Some months ago I read Debbie Blue’s Consider the Birds, and for the first time in years, I felt compelled to share some of a book’s insights in the form of a sermon series. To that end, the folks in Crafton Heights will spend ten weeks in the Summer of 2014 considering some of the insights brought forward in that volume and by the creatures and stories featured therein. For the sake of brevity, let me simply say that if you read something that strikes you as profound and wise, it probably comes from her work. If you read something that seems a little heretical, well, chances are that it’s from me.
What’s your favorite animal? If you could not be yourself, but had to choose instead to be another creature, what would it be?
Maybe you’ve seen some of those surveys that come across online: “Which superhero are you?”, or “Which city in the world should you live in?”
In the interest of researching this message, I took three online quizzes, each of which promised to tell me which animal I was most like, or from which I derived the most power. I’m here to report that I am an elephant. Or a butterfly. Or an owl, wild dog, or prairie dog (I think I threw one of the quizzes for a loop). I can own those choices, as different as they may be from each other.
If we can trust the Bible and the testimony of the church, Jesus, the second person of the Trinity, was pre-existent with God the Father. That is to say, the person of Christ was present with God the Father and was, in fact, an agent of the creation. According to the Gospel of John, “through him all things were made; without him nothing was made that has been made” (1:3). So Jesus came up with the ideas for the animals. Which animal was Jesus’ favorite?
I don’t know if we can answer that question. But I do know the one with which he compared himself: the hen. You heard it from Luke’s Gospel a moment ago.
Have you ever taken one of those on-line quizzes and not liked the result, so you go back and answer it differently? “Oh, no, I can’t possibly be like that, I better check my answers…” Can you hear Jesus’ friends? “Whoa, Jesus, careful now. That just doesn’t sound right…a messiah like you? A chicken? No way, man…”
Last week, we talked about the rooster, and how around the world, it is a symbol for all that is strong, virile, and powerful. But that’s a rooster. That’s a cock.
If you’re a chicken, what are you? You’re weak. Afraid. Powerless. It’s a playground taunt, isn’t it? If you want to goad someone into doing something that they aren’t sure they want to do, how do you do it? You call them “chicken”. You belittle them by comparing them to a hen…which Jesus says he is like…
The gallus gallus domesticus with which we are familiar is a descendant of the Red Junglefowl. There are more than twenty billion of these birds on the planet today, making the chicken the most abundant bird on earth. Everyone, everywhere, knows chicken. In fact, when my friend John was traveling to exotic places in the world as a part of his work with PPG, I overheard him answer a question about his diet by saying, “I haven’t ever been to a place where they don’t serve chicken.” And that’s been my experience too (although I have eaten it in some very unusual ways, and I’ve certainly eaten parts of it that I’ve yet to find in American stores!).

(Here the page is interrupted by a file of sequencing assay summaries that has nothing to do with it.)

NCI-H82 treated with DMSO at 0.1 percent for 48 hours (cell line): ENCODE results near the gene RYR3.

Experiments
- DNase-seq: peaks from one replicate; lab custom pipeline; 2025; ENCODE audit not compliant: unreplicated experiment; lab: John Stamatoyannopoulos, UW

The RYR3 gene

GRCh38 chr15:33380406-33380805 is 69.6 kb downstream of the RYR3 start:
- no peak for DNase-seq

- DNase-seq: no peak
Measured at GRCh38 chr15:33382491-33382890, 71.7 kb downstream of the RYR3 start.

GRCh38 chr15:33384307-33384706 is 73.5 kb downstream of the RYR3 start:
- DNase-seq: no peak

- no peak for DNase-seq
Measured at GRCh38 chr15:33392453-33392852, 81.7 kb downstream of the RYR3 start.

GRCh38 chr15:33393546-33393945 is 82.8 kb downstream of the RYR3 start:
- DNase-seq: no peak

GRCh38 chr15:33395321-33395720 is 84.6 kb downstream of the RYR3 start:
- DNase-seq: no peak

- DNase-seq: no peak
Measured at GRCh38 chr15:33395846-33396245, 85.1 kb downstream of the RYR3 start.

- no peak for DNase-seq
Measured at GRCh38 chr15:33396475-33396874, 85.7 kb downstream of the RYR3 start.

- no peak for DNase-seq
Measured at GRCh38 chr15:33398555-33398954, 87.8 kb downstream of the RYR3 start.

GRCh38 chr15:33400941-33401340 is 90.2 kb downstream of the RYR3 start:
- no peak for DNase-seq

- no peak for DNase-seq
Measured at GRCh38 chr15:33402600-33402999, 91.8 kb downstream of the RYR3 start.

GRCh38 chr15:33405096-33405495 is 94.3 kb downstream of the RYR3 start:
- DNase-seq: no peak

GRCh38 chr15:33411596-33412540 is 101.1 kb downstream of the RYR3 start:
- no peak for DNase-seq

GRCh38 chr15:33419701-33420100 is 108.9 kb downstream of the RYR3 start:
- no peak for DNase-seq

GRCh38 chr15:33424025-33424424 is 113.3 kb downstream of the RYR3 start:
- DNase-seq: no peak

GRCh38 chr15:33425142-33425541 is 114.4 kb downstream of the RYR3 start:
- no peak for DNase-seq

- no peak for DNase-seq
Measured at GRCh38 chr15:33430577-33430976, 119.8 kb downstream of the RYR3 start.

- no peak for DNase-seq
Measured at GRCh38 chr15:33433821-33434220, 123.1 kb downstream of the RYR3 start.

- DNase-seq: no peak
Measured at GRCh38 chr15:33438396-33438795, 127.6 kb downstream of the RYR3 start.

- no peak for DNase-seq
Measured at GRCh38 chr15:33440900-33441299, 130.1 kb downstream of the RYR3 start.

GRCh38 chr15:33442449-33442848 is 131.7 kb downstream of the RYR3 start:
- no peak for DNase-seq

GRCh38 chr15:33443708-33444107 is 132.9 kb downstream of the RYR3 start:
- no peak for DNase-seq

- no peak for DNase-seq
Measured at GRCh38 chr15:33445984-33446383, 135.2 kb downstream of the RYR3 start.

If the chicken is the most common bird on earth, it may also be the most abused. In our quest for cheap eggs and lots of white meat and inexpensive fried chicken, we have created giant factory farms where millions of birds are kept in tiny boxes, with their beaks cut off, laying eggs onto conveyor belts as quickly as they can until they are considered “spent” and then destroyed. We do horrible things to these birds.
And if it’s not the most abused animal, I would at least suggest that it is the most taken for granted. Not many people think that much about chickens, but most of us have some interaction with them most days.
And if chickens are abused and omnipresent and taken for granted, well then, maybe it is easier to see how Jesus would compare himself to these birds.
Debbie Blue writes in Consider the Birds,
In Christian art, Jesus is represented more often as a lion or an eagle than a hen, even though he himself gives us the image: Jesus as chicken. Did the church veer away from this representation from the beginning because it was too emasculating? However Jesus thought of himself, or the revelation from God he embodied…we’d like to think of him as big and strong and awesomely powerful…
Christ does not come in power. This is a truth so deeply embedded in our narratives of him that it is hard to get away from – no matter how we might try. He comes as a baby. He is baptized by John. He heals some people, but he doesn’t even come close to being as effective as the smallpox vaccine… Jesus doesn’t dine with the emperor or slay dragons…
Jesus doesn’t make power plays.
Every time there’s a choice, the smart money is always bet on the Herods of the world. When Jesus is warned about the fact that all his talk about the Kingdom of God is making the Establishment Ruler very unhappy, Jesus calls Herod a fox. The fox is a clever, wily, opportunistic, and violent killer. That sounds about like what we know of Herod.
And in his next breath, Jesus compares himself to a hen. Herod is a fox, and I’m a hen, says Jesus.
If you know many children’s stories or fables, you can see where this is going. The image of the fox in the henhouse is a staple of folklore, and it’s a way of conveying the fact that, given half a chance, people will exploit situations or each other to their own ends.
When we say that there’s a fox in the henhouse, we generally mean that there’s a predator afoot: your shady brother-in-law was just named power of attorney for your parents, or the industry lobbyist has been appointed to develop government policy, or a four year old has just volunteered to guard your pile of candy.
The fox gets into the henhouse. In spite of how we try, that’s the way of the world. It happens. Most days, much of our experience has something to do with foxes running amok in henhouses.